Aufklärung durch die Klimawissenschaften. Worüber und wozu?

In Rainer Enskat & Oliver Scholz (eds.), Wissenschaft und Aufklärung / Science and Enlightenment. Göttingen: Vandenhoeck & Ruprecht. pp. 127-148 (2018)
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The issue of climate change provides a drastic example of the importance, but also the precariousness of public trust in science. Climate science almost unanimously warns that global warming requires governments to effectively pursue long-term agendas of mitigation, adaptation and compensation without further delay. In democracy, however, this requires of citizens a long-term commitment to prioritizing the issue of climate change in their voting decisions. Recent developments prove such prioritizing unlikely as long as scientists think of themselves primarily as political consultants. In fact, climate scientists have long amplified their direct communication with the public, gaining additional support for climate policies, but also aggravating in the eyes of some (what sociologists call) the politicization of science. Against the background of these developments, the article asks what kind of normative model should henceforth govern the relationship of (climate) experts and citizens. Two families of proposals are considered. Scientistic models typically assume that citizens ought to base their autonomous political decisions on scientific facts and that the primary goal of scientists in dealing with the public should hence be to provide detailed, reliable scientific information. Proponents of the model of practical judgment, by contrast, criticize scientistic models for being overly demanding, and suggest the cultivation of practical judgment as an alternative. The article argues in favor of a scientistic model, but shifts the focus from the proliferation of information toward the cultivation of trust in science. According to the suggested account, citizens are obligated to make an effort to correctly identify the community of scientific experts, and to give in their own deliberations appropriate weight to identified expert recommendations.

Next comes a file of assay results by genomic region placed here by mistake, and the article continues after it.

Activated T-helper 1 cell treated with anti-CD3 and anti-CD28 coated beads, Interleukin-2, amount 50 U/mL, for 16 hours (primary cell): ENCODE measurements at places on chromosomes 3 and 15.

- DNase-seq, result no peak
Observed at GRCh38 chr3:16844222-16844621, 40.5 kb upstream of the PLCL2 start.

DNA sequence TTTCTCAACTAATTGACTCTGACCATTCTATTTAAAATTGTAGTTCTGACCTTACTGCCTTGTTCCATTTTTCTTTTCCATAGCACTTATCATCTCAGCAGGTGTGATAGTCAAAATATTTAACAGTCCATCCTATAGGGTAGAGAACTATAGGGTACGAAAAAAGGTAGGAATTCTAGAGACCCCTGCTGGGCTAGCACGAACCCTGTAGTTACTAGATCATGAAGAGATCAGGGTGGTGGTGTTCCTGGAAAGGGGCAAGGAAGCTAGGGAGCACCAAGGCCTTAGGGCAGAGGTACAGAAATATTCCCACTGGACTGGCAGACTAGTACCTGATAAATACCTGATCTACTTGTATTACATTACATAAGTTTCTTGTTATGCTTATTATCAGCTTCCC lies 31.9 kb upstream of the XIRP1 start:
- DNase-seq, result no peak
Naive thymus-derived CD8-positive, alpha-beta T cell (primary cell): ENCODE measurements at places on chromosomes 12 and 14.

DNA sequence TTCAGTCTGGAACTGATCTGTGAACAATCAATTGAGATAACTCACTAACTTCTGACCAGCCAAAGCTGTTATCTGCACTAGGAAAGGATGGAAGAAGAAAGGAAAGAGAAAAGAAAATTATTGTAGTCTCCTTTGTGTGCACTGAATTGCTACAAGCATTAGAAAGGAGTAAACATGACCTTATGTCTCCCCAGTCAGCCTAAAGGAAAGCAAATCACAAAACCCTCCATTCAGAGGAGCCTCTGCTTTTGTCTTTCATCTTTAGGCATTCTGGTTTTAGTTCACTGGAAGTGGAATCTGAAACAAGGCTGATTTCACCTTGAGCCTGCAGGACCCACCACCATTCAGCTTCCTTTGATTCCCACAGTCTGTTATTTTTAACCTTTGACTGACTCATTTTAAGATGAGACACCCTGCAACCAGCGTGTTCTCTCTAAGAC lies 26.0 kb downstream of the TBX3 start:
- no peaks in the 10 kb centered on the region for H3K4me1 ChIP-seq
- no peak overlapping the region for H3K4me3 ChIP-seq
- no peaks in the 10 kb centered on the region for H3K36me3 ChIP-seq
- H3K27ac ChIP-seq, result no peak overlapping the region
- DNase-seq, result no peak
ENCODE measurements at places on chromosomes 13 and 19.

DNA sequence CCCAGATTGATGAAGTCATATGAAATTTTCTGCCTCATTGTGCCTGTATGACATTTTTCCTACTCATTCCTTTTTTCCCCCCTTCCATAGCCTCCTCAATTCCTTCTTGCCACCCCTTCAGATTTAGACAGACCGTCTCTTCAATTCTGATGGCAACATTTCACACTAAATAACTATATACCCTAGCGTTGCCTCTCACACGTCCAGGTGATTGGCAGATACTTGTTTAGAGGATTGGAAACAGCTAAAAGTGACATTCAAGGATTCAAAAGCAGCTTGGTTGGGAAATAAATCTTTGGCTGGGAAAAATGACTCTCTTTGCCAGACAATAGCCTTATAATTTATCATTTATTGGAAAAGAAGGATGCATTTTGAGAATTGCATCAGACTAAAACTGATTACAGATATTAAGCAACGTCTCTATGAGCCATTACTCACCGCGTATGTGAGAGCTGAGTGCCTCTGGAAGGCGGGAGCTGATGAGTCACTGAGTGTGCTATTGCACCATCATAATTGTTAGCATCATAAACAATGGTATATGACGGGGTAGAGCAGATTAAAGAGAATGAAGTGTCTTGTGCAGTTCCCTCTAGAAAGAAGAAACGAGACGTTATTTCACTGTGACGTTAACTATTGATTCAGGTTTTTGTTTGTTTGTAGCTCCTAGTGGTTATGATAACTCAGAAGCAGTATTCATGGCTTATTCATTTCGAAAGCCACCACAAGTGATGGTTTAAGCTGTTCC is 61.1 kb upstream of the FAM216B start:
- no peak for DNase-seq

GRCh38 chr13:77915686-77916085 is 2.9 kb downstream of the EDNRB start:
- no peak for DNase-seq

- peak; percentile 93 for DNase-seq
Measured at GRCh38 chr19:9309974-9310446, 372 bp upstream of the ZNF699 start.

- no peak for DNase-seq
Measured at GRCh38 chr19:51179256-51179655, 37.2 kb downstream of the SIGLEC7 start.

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Jens Gillessen
University of Marburg

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